· Uses inherent components of the system that are normally tasked with the application of the label to the product
· Increases the range of label material quality that can be used for automatic application
At Diagraph, we are dedicated in solving your coding and labeling challenges. Diagraph has been assisting customers for over 120 years improving production line efficiencies with simple, reliable, cost-effective coding and labeling solutions. Contact us to learn more about the Automated Label Applicators product line. Visit us at www.diagraph.com or contact us at 800.722.1125.
Thermal Transfer Printhead Technologies in Print and Apply Labeling
By Steve Dods, Automated Labeling Products (ALP) and Thermal Transfer Overprinter (TTO) Products Manager
There are two common types of thermal transfer (TT) printheads in industrial print and apply labeling systems. One version is the Flat Head TT type, which has a relatively parallel contact between the heating elements of the printhead and the ribbon/label. The other is a Near-Edge TT type, which angles the head up to 45 degrees. There are advantages and disadvantages to these two types of technologies, which is why both existing in industrial printing.
OEM industrial print engines, such as SATO and Zebra
Labeling system manufacturer's proprietary printer (VideoJet) and TTO (Thermal Transfer Overprinters)
Typically 5 million lineal inches, with proper cleaning and care
Typically 2.5 million lineal inches, with proper cleaning and care
Price (4" wide)
Around $450 to $700
Around $1000 to $1300
Up to 16 inches per second
Up to 19.7 inches per second
Consumable Cost (600m Ribbon)
$15 to $20 per roll,
Wax, Wax Resin, or Resin
$23 to $30 per roll,
Wax Resin or Resin only
Head mount adjustments required
Less or no adjustment required
Near edge TT print heads are optimal for high-speed printing on surfaces that may have some variances, like film webs. They are mainly seen in these applications, where the alternative technology is ink jet or laser. Flat head technology is ideal for longer life, lower consumable cost, and lower overall replacement cost. As with most competing technologies, it comes down to the application requirements. For print and apply applications, the reliable and less expensive selection has been the venerable Flat Head TT print head.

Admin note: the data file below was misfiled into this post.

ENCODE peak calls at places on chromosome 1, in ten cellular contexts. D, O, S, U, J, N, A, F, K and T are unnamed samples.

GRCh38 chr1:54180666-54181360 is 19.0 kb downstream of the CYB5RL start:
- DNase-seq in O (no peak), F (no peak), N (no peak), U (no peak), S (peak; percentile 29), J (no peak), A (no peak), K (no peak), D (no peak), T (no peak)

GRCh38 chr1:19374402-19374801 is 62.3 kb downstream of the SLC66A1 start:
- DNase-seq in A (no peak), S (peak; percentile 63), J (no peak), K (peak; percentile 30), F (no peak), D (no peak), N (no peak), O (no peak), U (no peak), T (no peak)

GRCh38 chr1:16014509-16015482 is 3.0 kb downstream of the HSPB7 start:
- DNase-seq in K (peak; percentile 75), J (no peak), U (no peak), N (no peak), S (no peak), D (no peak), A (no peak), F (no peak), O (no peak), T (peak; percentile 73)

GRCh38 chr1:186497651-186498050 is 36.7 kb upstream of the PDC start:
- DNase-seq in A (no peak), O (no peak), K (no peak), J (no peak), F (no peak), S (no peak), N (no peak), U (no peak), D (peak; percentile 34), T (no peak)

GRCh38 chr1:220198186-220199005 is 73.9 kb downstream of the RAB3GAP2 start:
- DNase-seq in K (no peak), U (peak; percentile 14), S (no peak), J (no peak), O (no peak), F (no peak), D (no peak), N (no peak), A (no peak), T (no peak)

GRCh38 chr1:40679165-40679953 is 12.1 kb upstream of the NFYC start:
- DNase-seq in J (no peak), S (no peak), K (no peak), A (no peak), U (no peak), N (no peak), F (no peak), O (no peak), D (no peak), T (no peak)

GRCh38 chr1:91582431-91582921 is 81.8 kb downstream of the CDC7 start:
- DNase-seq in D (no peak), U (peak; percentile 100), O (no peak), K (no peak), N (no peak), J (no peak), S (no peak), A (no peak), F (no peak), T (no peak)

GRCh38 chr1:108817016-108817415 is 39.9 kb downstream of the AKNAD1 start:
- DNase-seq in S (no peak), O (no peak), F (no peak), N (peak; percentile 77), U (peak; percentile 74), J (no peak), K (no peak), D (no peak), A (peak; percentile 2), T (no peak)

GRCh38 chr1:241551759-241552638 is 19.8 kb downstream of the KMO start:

For more information on print and apply applications click here. Or contact us at 800.722.1125.
Not all inkjet printheads are created equal. Some printheads are designed to offer superior uptime performance, making them easier to operate and use when coding product. Look for the following features when choosing an inkjet coder, whether it is a small character inkjet coder for printing on primary product packaging or a high resolution large character inkjet coder for printing on cases:
Inkjet printheads featuring stainless steel construction and sealed designs withstand wear and tear better than those constructed with plastic. When examining the printhead materials, also look for whether or not wires are exposed during the cleaning process and whether or not printheads allow for adjustments. Exposed wires and printhead adjustments put the printhead at risk of damage, making them less durable and reliable. Opt for an inkjet coder that features a printhead that is durable enough to require no printhead adjustments for long-term ease of use.
Inkjet printheads that offer automatic cleaning capabilities allow for less human handling of the equipment, minimizing the opportunity to damage the equipment. Hands free cleaning capabilities also allow for printheads to run cleaner for longer, giving manufacturers as much run-time before interventions are required. The best cleaning systems allow printheads to code onto products without encountering printer faults or degrading code quality, with manufacturers able to run the inkjet coders for weeks and months before manual cleaning of the printheads are required.
Although inkjet coders are considered non-contact coders, it never fails that a product is sent down the packaging line skewed, causing it to come into direct contact with the printhead. When this happens, poorly designed and constructed printheads encounter major issues with internal components falling out of alignment and air pockets being introduced into the ink lines. Well-constructed printheads have potted components that are strong enough to withstand these types of impacts. Some inkjet coders also feature material handling mechanisms that gently guide the printhead away from the product to minimize the impact on the printhead.
Interested in upgrading your inkjet coding technology, but not sure where to start? Speak with a Diagraph product identification expert today by calling 1.800.722.1125 or contacting us through the website.
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Are you prepared to move quickly to meet the new standards set to be released by the FDA by the end of this year? The Food Safety Modernization Act of 2011 gives the FDA broad powers to closely inspect food manufacturers and enforce strict traceability standards across the industry. Legally mandated facility inspections will start in 2016.
Here is what we know:
FSMA Rules & Guidance For Industry
A comprehensive listing of the draft proposals that are likely to go into effect as enforceable regulations.
GS1: Product Tracing, Critical Tracking Events and Key Data Elements
Moving toward a single global standard for implementing traceability measures in the food and beverage industry.
Product Coding Technologies
Small Character Inkjet
Case Coding Technologies
High Resolution Inkjet
Print and Apply Labeling
Large Character Inkjet (Dot Matrix)
Pallet Coding Technologies
Print & Apply Labeling
Learn more about the all new Linx 8900.